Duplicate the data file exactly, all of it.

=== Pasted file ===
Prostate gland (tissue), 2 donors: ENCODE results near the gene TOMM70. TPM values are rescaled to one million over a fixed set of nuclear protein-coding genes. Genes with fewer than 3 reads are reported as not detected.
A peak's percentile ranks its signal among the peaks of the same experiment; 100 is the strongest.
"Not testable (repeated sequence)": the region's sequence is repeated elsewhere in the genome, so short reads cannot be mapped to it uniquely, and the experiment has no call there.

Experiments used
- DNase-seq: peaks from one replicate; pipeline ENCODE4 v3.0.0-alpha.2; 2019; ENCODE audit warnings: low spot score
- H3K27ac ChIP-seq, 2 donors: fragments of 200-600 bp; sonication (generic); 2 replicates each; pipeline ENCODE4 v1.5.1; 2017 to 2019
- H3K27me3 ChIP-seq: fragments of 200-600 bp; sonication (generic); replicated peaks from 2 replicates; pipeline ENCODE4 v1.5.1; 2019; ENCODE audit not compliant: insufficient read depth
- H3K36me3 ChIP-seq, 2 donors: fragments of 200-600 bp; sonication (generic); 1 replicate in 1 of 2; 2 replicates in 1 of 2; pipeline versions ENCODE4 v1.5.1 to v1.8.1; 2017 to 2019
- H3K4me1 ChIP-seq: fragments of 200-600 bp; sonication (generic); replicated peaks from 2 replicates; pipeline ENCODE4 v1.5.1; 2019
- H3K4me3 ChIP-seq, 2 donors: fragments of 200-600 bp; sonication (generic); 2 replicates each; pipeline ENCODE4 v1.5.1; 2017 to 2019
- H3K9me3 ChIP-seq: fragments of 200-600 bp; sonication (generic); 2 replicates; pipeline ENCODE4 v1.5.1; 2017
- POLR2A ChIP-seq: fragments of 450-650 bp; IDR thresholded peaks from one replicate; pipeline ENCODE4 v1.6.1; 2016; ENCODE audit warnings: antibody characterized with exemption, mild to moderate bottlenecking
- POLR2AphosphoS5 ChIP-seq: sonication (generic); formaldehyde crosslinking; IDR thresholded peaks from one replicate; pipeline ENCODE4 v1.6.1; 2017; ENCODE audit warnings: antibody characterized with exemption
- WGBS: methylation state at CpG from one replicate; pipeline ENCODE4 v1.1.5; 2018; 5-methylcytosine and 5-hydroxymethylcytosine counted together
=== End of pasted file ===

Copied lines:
Prostate gland (tissue), 2 donors: ENCODE results near the gene TOMM70. TPM values are rescaled to one million over a fixed set of nuclear protein-coding genes. Genes with fewer than 3 reads are reported as not detected.
A peak's percentile ranks its signal among the peaks of the same experiment; 100 is the strongest.
"Not testable (repeated sequence)": the region's sequence is repeated elsewhere in the genome, so short reads cannot be mapped to it uniquely, and the experiment has no call there.

Experiments used
- DNase-seq: peaks from one replicate; pipeline ENCODE4 v3.0.0-alpha.2; 2019; ENCODE audit warnings: low spot score
- H3K27ac ChIP-seq, 2 donors: fragments of 200-600 bp; sonication (generic); 2 replicates each; pipeline ENCODE4 v1.5.1; 2017 to 2019
- H3K27me3 ChIP-seq: fragments of 200-600 bp; sonication (generic); replicated peaks from 2 replicates; pipeline ENCODE4 v1.5.1; 2019; ENCODE audit not compliant: insufficient read depth
- H3K36me3 ChIP-seq, 2 donors: fragments of 200-600 bp; sonication (generic); 1 replicate in 1 of 2; 2 replicates in 1 of 2; pipeline versions ENCODE4 v1.5.1 to v1.8.1; 2017 to 2019
- H3K4me1 ChIP-seq: fragments of 200-600 bp; sonication (generic); replicated peaks from 2 replicates; pipeline ENCODE4 v1.5.1; 2019
- H3K4me3 ChIP-seq, 2 donors: fragments of 200-600 bp; sonication (generic); 2 replicates each; pipeline ENCODE4 v1.5.1; 2017 to 2019
- H3K9me3 ChIP-seq: fragments of 200-600 bp; sonication (generic); 2 replicates; pipeline ENCODE4 v1.5.1; 2017
- POLR2A ChIP-seq: fragments of 450-650 bp; IDR thresholded peaks from one replicate; pipeline ENCODE4 v1.6.1; 2016; ENCODE audit warnings: antibody characterized with exemption, mild to moderate bottlenecking
- POLR2AphosphoS5 ChIP-seq: sonication (generic); formaldehyde crosslinking; IDR thresholded peaks from one replicate; pipeline ENCODE4 v1.6.1; 2017; ENCODE audit warnings: antibody characterized with exemption
- WGBS: methylation state at CpG from one replicate; pipeline ENCODE4 v1.1.5; 2018; 5-methylcytosine and 5-hydroxymethylcytosine counted together